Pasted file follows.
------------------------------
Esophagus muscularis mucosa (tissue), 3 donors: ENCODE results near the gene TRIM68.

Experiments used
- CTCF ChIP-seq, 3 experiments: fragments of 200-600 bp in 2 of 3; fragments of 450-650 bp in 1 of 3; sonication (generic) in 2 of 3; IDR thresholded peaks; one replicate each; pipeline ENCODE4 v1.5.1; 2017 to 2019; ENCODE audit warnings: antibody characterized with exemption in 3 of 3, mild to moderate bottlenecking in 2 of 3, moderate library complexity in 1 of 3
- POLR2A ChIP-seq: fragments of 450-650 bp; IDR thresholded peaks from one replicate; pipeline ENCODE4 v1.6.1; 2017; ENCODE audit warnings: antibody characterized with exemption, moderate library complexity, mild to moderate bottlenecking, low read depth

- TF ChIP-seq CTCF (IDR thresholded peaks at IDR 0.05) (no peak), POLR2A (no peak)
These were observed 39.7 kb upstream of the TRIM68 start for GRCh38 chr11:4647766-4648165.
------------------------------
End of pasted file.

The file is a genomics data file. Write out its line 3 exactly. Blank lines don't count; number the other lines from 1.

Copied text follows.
- CTCF ChIP-seq, 3 experiments: fragments of 200-600 bp in 2 of 3; fragments of 450-650 bp in 1 of 3; sonication (generic) in 2 of 3; IDR thresholded peaks; one replicate each; pipeline ENCODE4 v1.5.1; 2017 to 2019; ENCODE audit warnings: antibody characterized with exemption in 3 of 3, mild to moderate bottlenecking in 2 of 3, moderate library complexity in 1 of 3